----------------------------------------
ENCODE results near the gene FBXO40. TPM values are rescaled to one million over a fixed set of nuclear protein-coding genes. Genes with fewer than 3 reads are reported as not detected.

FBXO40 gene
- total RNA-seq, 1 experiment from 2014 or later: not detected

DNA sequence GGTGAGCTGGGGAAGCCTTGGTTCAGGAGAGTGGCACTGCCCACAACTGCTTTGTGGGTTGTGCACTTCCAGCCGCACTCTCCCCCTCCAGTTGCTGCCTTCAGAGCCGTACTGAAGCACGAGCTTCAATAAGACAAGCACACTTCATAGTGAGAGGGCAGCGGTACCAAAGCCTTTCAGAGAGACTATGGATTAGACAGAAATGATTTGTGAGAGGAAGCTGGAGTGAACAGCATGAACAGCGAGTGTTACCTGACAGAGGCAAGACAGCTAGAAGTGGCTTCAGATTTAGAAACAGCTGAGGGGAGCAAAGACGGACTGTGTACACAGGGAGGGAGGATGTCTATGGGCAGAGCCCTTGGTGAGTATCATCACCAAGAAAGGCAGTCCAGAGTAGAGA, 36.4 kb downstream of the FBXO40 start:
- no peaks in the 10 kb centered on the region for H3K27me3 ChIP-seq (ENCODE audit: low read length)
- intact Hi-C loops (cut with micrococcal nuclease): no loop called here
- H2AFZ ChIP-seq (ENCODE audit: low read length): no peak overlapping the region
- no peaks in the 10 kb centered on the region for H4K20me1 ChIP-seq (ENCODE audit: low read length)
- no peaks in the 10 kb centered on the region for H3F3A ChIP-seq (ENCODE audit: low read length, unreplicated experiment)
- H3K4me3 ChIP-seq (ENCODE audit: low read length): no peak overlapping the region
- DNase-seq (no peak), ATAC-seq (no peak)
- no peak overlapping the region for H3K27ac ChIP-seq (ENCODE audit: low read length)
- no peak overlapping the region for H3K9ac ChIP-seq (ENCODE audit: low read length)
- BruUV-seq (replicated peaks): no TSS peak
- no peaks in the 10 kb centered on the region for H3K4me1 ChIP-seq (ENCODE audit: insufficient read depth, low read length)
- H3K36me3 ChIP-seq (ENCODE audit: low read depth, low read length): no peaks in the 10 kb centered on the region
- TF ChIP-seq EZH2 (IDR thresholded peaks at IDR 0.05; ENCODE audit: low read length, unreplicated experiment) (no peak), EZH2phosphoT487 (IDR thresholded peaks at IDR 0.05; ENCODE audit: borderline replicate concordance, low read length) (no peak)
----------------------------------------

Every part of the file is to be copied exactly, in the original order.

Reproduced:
ENCODE results near the gene FBXO40. TPM values are rescaled to one million over a fixed set of nuclear protein-coding genes. Genes with fewer than 3 reads are reported as not detected.

FBXO40 gene
- total RNA-seq, 1 experiment from 2014 or later: not detected

DNA sequence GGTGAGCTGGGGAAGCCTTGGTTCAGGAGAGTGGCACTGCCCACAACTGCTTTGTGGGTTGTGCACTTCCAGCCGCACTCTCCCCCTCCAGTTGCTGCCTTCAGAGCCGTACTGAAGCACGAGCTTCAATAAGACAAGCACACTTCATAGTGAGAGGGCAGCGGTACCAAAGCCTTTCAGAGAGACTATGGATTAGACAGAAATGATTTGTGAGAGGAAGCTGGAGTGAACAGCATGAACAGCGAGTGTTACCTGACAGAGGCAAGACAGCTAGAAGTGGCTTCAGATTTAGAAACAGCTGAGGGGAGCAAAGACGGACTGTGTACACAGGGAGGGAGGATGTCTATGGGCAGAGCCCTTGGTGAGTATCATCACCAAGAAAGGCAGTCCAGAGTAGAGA, 36.4 kb downstream of the FBXO40 start:
- no peaks in the 10 kb centered on the region for H3K27me3 ChIP-seq (ENCODE audit: low read length)
- intact Hi-C loops (cut with micrococcal nuclease): no loop called here
- H2AFZ ChIP-seq (ENCODE audit: low read length): no peak overlapping the region
- no peaks in the 10 kb centered on the region for H4K20me1 ChIP-seq (ENCODE audit: low read length)
- no peaks in the 10 kb centered on the region for H3F3A ChIP-seq (ENCODE audit: low read length, unreplicated experiment)
- H3K4me3 ChIP-seq (ENCODE audit: low read length): no peak overlapping the region
- DNase-seq (no peak), ATAC-seq (no peak)
- no peak overlapping the region for H3K27ac ChIP-seq (ENCODE audit: low read length)
- no peak overlapping the region for H3K9ac ChIP-seq (ENCODE audit: low read length)
- BruUV-seq (replicated peaks): no TSS peak
- no peaks in the 10 kb centered on the region for H3K4me1 ChIP-seq (ENCODE audit: insufficient read depth, low read length)
- H3K36me3 ChIP-seq (ENCODE audit: low read depth, low read length): no peaks in the 10 kb centered on the region
- TF ChIP-seq EZH2 (IDR thresholded peaks at IDR 0.05; ENCODE audit: low read length, unreplicated experiment) (no peak), EZH2phosphoT487 (IDR thresholded peaks at IDR 0.05; ENCODE audit: borderline replicate concordance, low read length) (no peak)